Alas, many other factors play a role in some people's decision to stay put. It's also rather costly and simply unaffordable for some to move from their homes to other, safer areas for a few days. And this, in and of itself, is indeed perturbing. Information is power, no doubt, but information coupled with resourcefulness and financial strength translates to a better, final outcome.

jess said...

i'm so with you on this! i was talking to my husband about it yesterday. why do people stay? can they NOT afford to leave? do they think the weather dudes are wrong? hello? did the see what ike did to cuba?? how can they doubt that?

they stay - and then people like firefighters, policeman and everyday joe heroes risk their lives to save them. it pisses me off.

i'd find a way to leave whether i could afford it or not. they set up shelters for those kind of things...

Sra said...

Sarah - You, Me, Satan, and shots of Firewater. I'll see you in hell!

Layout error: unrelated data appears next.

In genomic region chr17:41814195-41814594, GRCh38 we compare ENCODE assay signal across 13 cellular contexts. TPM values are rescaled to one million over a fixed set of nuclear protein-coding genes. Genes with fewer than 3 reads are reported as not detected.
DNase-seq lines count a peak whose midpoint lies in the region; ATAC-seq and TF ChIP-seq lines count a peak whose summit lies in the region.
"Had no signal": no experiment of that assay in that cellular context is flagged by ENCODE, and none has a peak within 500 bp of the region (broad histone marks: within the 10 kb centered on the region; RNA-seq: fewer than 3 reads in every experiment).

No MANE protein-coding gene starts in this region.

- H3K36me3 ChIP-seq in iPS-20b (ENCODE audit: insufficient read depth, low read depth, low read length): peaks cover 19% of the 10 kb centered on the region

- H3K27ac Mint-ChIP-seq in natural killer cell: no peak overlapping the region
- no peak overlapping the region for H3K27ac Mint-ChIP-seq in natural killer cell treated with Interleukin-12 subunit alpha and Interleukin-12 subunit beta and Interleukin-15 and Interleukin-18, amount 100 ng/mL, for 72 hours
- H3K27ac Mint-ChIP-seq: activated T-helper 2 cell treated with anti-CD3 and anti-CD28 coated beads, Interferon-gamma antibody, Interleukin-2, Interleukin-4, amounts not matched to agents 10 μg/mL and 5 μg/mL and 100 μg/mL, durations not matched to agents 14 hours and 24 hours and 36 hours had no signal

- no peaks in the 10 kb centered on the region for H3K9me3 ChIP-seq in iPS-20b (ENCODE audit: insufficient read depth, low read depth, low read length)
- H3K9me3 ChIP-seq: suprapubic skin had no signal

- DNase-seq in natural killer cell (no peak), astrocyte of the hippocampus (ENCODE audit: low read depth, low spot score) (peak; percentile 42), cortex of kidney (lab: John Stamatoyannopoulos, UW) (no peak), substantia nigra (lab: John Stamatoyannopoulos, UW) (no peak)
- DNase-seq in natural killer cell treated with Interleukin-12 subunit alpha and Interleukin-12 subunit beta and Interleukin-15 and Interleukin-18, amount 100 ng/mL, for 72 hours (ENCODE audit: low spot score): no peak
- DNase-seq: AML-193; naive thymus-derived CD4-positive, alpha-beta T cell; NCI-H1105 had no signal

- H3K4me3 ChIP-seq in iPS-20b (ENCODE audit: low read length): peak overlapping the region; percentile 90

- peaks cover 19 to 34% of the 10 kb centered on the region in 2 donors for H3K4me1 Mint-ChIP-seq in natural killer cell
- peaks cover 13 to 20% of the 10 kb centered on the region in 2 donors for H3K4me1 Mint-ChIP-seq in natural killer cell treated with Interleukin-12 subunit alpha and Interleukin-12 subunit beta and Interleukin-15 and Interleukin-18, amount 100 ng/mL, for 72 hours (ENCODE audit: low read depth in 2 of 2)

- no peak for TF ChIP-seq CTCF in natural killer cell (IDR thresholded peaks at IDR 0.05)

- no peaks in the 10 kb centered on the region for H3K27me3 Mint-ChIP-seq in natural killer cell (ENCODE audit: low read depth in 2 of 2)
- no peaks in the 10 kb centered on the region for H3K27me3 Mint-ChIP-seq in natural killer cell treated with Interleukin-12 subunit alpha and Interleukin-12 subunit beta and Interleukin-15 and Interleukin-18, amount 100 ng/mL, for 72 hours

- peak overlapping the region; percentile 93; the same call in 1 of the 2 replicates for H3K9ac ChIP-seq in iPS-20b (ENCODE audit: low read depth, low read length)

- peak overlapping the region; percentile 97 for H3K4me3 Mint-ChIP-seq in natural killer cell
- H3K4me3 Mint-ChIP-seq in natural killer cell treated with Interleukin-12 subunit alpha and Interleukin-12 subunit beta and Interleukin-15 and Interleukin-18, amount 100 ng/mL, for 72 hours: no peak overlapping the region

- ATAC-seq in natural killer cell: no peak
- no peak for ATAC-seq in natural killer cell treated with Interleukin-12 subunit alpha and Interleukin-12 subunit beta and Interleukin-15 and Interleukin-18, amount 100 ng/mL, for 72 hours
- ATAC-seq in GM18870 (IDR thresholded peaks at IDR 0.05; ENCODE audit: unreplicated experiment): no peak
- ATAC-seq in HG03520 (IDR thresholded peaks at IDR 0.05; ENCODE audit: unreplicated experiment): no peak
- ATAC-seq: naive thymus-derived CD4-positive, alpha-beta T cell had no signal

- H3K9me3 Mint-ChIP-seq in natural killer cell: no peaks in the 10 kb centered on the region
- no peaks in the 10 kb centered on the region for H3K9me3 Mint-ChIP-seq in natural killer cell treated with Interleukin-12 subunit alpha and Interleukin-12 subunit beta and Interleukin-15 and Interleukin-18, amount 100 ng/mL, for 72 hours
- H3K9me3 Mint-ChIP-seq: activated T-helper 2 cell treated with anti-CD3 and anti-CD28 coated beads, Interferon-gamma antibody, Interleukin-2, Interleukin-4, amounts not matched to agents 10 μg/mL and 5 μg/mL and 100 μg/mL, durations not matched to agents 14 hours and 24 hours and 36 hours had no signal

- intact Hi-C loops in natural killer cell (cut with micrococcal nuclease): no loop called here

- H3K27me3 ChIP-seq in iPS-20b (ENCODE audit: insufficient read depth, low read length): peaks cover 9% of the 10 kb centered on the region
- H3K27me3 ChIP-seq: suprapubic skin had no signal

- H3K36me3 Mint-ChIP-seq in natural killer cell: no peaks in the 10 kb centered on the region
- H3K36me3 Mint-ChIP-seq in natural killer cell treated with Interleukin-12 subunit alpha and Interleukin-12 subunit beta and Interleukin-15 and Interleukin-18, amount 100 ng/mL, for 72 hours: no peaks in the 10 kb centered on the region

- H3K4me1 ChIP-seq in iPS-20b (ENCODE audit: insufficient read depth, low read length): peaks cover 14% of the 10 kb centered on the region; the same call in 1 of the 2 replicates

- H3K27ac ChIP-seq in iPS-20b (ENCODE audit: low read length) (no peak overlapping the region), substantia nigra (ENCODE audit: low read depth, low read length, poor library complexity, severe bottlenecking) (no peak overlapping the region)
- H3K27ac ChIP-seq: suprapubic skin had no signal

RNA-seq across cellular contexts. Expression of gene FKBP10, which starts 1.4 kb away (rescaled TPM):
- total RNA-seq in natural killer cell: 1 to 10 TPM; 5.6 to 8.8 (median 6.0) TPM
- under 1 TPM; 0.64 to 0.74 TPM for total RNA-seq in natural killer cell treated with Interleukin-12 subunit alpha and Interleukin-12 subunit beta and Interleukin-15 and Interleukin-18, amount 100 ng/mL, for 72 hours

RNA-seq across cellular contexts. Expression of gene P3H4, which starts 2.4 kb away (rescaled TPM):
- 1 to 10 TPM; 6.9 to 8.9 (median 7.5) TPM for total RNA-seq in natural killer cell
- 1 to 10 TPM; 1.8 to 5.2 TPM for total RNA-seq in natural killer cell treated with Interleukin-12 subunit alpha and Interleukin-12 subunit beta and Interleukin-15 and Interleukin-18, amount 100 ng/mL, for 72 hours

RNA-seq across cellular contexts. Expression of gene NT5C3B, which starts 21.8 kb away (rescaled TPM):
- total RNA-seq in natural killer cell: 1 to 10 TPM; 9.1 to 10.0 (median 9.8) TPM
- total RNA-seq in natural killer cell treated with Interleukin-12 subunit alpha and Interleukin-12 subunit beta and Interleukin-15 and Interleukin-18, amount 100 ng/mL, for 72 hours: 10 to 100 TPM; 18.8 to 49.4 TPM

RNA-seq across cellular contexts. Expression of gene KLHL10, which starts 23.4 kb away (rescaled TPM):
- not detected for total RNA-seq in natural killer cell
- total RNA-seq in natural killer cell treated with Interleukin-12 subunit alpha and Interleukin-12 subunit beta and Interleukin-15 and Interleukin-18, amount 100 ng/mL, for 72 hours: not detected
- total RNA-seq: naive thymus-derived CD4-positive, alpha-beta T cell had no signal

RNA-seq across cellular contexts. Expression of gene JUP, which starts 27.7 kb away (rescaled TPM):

B.R. - You're right, nothing is ever black-and-white simple. I can't say this for sure, but I think at least Galviston was offering free bus transport out of the city, since it was a forced evacuation and not voluntary. That of course doesn't take care of lodging expenses and maybe not even travel back. But then again, I feel like if you've chosen to build a home in a hurricane zone, you ought to put aside an emergency fund for just such an escape emergency. You may not get hit dead on every year, but you'll get hit eventually and you might as well have a safety net set up for yourself. I know that in these wretched financial times and our culture of living on credit that a lot of people can't afford to have an emergency fund, so that's not the end-all solution either. But when it's fight or flight and your life is on the line, I'd think it would be prudent to do anything you can to get out of the danger zone.